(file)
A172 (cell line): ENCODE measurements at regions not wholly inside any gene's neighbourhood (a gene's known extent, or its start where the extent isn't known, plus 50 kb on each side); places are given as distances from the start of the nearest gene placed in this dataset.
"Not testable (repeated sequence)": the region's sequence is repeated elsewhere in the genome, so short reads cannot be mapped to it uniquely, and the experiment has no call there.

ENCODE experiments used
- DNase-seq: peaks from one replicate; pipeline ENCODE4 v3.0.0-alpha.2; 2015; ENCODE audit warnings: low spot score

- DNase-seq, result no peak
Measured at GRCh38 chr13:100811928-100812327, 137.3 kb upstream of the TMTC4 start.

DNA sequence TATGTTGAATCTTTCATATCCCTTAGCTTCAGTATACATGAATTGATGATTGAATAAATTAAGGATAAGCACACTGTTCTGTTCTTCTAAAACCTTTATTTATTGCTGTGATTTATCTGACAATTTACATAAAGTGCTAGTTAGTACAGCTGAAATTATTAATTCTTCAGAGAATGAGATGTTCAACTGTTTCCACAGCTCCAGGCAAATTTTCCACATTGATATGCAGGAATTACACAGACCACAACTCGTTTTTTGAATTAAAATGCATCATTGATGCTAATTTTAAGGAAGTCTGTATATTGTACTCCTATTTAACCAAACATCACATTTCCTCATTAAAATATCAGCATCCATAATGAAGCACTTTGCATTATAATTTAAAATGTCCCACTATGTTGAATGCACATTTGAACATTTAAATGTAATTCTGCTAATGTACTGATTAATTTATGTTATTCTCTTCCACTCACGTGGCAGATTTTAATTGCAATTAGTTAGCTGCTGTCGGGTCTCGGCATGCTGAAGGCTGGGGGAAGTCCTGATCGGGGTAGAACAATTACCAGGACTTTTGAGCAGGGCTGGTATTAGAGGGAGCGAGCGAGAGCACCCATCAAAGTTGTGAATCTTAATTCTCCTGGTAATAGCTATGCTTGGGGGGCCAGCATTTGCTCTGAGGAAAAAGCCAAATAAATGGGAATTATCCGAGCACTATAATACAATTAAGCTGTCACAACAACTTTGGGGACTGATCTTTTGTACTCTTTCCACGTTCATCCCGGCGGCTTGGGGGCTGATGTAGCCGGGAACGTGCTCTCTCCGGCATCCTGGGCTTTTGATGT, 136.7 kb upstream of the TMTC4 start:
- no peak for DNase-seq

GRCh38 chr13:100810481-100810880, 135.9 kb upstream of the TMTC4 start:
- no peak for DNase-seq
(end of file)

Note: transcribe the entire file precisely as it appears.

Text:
A172 (cell line): ENCODE measurements at regions not wholly inside any gene's neighbourhood (a gene's known extent, or its start where the extent isn't known, plus 50 kb on each side); places are given as distances from the start of the nearest gene placed in this dataset.
"Not testable (repeated sequence)": the region's sequence is repeated elsewhere in the genome, so short reads cannot be mapped to it uniquely, and the experiment has no call there.

ENCODE experiments used
- DNase-seq: peaks from one replicate; pipeline ENCODE4 v3.0.0-alpha.2; 2015; ENCODE audit warnings: low spot score

- DNase-seq, result no peak
Measured at GRCh38 chr13:100811928-100812327, 137.3 kb upstream of the TMTC4 start.

DNA sequence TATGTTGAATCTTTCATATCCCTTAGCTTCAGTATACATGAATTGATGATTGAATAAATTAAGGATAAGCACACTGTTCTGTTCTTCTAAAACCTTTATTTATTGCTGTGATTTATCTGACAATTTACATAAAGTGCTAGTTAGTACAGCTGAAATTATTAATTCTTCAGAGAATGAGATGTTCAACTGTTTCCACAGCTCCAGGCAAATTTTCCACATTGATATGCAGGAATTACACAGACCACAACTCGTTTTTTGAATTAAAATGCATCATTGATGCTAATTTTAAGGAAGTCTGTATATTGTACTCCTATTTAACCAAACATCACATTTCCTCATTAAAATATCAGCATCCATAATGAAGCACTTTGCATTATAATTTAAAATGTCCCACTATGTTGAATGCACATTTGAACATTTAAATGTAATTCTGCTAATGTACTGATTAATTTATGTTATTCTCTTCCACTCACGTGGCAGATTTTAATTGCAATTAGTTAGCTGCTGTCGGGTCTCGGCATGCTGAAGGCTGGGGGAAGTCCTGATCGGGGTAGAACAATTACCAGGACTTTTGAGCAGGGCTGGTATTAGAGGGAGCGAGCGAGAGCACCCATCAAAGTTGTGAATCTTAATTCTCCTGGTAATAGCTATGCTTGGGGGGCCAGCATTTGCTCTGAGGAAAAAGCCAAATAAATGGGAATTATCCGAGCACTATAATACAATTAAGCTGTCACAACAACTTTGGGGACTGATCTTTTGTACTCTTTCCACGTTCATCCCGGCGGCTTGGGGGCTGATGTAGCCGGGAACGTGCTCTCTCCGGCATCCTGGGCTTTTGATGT, 136.7 kb upstream of the TMTC4 start:
- no peak for DNase-seq

GRCh38 chr13:100810481-100810880, 135.9 kb upstream of the TMTC4 start:
- no peak for DNase-seq